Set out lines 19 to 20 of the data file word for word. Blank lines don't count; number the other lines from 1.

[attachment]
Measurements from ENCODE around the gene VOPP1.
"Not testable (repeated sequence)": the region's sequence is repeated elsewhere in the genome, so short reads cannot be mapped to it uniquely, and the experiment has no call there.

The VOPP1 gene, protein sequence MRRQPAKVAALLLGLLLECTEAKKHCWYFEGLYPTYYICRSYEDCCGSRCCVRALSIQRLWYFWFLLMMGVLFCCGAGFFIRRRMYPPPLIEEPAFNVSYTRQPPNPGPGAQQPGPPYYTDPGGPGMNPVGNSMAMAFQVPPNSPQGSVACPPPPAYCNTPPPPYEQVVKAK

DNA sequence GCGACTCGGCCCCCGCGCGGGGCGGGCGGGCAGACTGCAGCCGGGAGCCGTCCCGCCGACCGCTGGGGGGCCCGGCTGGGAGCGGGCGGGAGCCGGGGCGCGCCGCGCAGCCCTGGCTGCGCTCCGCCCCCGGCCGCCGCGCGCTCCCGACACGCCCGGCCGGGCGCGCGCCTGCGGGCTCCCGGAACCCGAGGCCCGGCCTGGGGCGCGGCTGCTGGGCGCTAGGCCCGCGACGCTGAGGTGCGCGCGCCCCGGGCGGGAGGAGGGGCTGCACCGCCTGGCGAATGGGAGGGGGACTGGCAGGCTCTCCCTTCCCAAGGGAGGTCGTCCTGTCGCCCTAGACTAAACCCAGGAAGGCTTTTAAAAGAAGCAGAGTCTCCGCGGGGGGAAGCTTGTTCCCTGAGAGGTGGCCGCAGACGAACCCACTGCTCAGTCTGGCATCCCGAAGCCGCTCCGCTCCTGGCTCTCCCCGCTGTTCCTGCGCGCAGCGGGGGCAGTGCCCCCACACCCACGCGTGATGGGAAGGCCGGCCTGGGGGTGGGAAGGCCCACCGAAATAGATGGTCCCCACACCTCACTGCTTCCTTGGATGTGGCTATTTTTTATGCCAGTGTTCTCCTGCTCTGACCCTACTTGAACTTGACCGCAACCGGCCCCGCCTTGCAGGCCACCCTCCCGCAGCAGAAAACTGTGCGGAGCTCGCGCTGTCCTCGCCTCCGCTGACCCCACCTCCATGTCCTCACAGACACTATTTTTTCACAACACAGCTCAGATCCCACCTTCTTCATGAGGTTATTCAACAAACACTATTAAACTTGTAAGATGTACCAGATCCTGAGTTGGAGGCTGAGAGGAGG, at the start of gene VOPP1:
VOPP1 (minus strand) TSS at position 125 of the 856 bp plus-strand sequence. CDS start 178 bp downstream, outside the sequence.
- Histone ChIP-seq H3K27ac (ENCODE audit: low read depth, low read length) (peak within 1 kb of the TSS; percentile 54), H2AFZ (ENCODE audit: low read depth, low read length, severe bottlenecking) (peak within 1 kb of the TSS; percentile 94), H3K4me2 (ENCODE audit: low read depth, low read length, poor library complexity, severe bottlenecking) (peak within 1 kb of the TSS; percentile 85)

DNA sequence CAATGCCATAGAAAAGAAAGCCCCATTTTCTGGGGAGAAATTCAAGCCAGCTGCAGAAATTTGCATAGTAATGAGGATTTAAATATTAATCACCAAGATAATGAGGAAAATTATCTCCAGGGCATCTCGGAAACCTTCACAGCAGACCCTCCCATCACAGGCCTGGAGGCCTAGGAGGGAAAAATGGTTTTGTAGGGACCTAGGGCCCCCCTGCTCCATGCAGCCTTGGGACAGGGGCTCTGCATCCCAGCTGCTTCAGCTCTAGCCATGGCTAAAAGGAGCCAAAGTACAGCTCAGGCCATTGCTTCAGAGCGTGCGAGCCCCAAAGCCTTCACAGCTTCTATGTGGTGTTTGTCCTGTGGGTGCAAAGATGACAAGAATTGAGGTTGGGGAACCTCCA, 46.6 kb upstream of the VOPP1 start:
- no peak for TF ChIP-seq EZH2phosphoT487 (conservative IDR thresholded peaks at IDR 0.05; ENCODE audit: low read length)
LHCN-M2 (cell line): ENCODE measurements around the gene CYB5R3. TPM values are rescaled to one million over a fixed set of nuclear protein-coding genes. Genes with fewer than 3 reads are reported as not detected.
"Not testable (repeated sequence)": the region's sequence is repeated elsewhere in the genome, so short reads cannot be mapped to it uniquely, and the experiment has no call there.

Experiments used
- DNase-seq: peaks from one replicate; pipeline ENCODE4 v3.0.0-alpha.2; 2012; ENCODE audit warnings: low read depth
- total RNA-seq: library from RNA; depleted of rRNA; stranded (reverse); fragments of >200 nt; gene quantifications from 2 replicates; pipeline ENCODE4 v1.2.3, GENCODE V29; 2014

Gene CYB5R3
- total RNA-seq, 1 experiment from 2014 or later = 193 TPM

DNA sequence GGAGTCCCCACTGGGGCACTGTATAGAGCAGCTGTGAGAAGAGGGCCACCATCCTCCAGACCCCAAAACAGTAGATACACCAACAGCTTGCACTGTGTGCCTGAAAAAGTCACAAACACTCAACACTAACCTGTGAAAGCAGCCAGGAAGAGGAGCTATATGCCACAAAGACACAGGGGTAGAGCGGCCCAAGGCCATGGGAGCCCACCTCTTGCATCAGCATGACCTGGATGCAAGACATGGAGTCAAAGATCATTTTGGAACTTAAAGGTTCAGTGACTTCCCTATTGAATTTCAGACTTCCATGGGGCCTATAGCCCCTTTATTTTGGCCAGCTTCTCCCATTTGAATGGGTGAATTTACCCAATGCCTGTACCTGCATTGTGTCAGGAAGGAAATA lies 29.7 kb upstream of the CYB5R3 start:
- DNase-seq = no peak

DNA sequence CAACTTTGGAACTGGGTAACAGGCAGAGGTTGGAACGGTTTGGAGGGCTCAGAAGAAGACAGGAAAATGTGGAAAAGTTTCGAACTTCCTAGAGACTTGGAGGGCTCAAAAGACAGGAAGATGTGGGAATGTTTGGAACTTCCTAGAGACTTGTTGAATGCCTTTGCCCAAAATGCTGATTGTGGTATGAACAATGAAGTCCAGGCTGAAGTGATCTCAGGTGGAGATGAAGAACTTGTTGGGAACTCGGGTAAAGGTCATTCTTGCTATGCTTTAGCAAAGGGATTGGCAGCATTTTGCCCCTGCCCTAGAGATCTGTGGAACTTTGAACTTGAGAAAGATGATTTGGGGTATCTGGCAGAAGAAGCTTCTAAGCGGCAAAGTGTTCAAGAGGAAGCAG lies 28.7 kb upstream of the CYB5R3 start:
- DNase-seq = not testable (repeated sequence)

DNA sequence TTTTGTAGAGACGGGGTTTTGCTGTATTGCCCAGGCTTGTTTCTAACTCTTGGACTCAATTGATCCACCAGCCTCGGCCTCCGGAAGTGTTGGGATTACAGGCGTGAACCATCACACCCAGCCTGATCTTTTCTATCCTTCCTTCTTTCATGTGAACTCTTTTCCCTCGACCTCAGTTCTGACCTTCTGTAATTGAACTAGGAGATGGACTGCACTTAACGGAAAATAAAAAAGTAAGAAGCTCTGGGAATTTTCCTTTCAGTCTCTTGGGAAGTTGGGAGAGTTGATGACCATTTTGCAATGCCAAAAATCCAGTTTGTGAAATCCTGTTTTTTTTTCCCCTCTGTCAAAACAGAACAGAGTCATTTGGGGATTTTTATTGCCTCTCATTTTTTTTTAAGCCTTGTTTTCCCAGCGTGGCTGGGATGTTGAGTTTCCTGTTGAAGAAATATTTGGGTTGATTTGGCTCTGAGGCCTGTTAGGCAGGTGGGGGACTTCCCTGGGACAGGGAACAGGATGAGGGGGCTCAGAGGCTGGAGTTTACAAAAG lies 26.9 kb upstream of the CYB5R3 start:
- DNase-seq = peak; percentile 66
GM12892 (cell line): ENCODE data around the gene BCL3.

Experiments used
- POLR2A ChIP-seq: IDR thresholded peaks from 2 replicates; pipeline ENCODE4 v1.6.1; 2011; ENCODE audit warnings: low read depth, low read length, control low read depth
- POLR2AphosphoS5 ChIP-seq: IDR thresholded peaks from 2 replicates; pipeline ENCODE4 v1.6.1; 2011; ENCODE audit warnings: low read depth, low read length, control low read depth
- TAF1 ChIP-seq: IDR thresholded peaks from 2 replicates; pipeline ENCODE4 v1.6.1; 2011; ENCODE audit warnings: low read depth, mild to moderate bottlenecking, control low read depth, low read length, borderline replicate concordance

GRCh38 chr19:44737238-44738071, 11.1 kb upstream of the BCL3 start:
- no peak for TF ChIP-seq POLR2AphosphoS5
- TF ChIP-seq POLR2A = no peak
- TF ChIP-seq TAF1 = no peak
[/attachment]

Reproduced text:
- DNase-seq = not testable (repeated sequence)

DNA sequence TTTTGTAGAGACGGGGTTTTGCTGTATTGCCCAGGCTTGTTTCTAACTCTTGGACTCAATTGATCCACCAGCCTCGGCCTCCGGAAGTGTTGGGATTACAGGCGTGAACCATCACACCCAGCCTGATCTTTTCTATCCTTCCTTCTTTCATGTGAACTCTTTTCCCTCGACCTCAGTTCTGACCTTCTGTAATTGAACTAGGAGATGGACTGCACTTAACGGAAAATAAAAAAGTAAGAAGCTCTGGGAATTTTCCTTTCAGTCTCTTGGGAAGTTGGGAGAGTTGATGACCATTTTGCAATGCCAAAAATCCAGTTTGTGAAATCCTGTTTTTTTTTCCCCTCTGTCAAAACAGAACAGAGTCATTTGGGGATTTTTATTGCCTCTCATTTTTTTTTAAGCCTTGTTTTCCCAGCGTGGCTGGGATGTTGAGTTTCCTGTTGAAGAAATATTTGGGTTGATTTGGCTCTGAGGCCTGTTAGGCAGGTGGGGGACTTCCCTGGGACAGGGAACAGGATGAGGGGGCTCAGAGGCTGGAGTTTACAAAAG lies 26.9 kb upstream of the CYB5R3 start: